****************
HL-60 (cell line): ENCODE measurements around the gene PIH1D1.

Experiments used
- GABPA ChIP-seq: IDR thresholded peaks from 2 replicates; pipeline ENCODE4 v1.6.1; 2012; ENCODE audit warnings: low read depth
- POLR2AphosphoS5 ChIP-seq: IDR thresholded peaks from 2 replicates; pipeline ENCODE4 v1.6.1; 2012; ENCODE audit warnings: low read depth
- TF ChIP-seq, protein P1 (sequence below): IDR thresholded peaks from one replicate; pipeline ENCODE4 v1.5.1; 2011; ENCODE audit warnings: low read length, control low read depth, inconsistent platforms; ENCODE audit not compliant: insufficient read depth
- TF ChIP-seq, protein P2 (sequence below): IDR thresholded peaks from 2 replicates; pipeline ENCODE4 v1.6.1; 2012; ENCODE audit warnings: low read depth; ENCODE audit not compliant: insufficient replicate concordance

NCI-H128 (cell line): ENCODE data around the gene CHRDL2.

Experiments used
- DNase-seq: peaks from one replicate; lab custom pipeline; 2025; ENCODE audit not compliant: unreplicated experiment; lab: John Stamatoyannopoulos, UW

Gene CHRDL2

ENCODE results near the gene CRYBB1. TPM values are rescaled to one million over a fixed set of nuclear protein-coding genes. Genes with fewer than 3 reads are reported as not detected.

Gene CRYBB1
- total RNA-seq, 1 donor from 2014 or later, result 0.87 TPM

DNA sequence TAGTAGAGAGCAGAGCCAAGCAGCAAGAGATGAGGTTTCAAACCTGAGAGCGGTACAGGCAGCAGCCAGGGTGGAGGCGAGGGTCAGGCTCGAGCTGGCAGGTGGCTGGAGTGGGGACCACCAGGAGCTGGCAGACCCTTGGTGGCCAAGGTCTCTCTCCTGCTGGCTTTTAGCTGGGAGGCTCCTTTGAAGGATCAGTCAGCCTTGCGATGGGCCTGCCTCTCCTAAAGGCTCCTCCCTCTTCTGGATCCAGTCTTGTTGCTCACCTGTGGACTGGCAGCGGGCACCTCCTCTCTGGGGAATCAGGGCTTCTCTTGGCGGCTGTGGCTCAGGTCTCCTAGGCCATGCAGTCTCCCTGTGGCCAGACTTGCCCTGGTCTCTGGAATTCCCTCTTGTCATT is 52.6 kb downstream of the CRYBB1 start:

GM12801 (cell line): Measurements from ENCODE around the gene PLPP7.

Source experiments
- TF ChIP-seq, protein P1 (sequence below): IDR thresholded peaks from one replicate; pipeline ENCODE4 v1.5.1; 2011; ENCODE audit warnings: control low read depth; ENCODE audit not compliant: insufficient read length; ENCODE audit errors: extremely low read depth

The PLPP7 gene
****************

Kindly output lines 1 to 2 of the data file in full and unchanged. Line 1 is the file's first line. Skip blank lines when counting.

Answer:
HL-60 (cell line): ENCODE measurements around the gene PIH1D1.

Experiments used